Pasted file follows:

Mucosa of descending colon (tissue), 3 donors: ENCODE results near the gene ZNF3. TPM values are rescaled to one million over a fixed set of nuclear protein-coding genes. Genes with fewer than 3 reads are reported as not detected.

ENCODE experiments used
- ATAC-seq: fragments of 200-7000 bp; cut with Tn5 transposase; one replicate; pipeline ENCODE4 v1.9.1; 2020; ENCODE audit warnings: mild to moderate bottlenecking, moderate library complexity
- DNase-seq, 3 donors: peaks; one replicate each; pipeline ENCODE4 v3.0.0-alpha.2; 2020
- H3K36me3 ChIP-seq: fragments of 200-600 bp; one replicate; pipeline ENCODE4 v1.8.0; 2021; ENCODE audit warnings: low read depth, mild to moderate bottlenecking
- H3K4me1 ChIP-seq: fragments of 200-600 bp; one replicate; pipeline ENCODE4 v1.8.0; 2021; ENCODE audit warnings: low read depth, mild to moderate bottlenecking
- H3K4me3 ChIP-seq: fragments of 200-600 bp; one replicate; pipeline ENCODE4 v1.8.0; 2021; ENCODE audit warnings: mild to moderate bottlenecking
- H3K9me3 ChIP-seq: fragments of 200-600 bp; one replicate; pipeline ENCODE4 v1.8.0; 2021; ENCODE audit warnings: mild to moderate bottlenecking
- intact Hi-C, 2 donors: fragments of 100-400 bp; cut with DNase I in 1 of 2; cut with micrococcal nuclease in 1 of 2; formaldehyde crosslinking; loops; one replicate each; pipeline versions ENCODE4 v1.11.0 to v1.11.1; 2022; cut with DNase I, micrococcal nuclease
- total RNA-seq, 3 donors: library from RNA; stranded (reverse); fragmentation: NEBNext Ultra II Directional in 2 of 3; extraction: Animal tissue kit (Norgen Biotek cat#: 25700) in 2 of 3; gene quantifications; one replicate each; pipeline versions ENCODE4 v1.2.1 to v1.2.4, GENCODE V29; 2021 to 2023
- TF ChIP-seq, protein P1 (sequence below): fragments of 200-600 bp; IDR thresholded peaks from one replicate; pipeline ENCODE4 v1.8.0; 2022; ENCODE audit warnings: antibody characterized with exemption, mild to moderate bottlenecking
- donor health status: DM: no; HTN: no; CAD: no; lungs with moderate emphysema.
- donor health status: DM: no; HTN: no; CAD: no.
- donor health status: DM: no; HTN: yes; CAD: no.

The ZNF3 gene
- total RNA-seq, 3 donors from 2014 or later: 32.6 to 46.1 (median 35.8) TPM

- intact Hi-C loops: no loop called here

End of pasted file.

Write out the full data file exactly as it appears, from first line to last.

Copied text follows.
Mucosa of descending colon (tissue), 3 donors: ENCODE results near the gene ZNF3. TPM values are rescaled to one million over a fixed set of nuclear protein-coding genes. Genes with fewer than 3 reads are reported as not detected.

ENCODE experiments used
- ATAC-seq: fragments of 200-7000 bp; cut with Tn5 transposase; one replicate; pipeline ENCODE4 v1.9.1; 2020; ENCODE audit warnings: mild to moderate bottlenecking, moderate library complexity
- DNase-seq, 3 donors: peaks; one replicate each; pipeline ENCODE4 v3.0.0-alpha.2; 2020
- H3K36me3 ChIP-seq: fragments of 200-600 bp; one replicate; pipeline ENCODE4 v1.8.0; 2021; ENCODE audit warnings: low read depth, mild to moderate bottlenecking
- H3K4me1 ChIP-seq: fragments of 200-600 bp; one replicate; pipeline ENCODE4 v1.8.0; 2021; ENCODE audit warnings: low read depth, mild to moderate bottlenecking
- H3K4me3 ChIP-seq: fragments of 200-600 bp; one replicate; pipeline ENCODE4 v1.8.0; 2021; ENCODE audit warnings: mild to moderate bottlenecking
- H3K9me3 ChIP-seq: fragments of 200-600 bp; one replicate; pipeline ENCODE4 v1.8.0; 2021; ENCODE audit warnings: mild to moderate bottlenecking
- intact Hi-C, 2 donors: fragments of 100-400 bp; cut with DNase I in 1 of 2; cut with micrococcal nuclease in 1 of 2; formaldehyde crosslinking; loops; one replicate each; pipeline versions ENCODE4 v1.11.0 to v1.11.1; 2022; cut with DNase I, micrococcal nuclease
- total RNA-seq, 3 donors: library from RNA; stranded (reverse); fragmentation: NEBNext Ultra II Directional in 2 of 3; extraction: Animal tissue kit (Norgen Biotek cat#: 25700) in 2 of 3; gene quantifications; one replicate each; pipeline versions ENCODE4 v1.2.1 to v1.2.4, GENCODE V29; 2021 to 2023
- TF ChIP-seq, protein P1 (sequence below): fragments of 200-600 bp; IDR thresholded peaks from one replicate; pipeline ENCODE4 v1.8.0; 2022; ENCODE audit warnings: antibody characterized with exemption, mild to moderate bottlenecking
- donor health status: DM: no; HTN: no; CAD: no; lungs with moderate emphysema.
- donor health status: DM: no; HTN: no; CAD: no.
- donor health status: DM: no; HTN: yes; CAD: no.

The ZNF3 gene
- total RNA-seq, 3 donors from 2014 or later: 32.6 to 46.1 (median 35.8) TPM

- intact Hi-C loops: no loop called here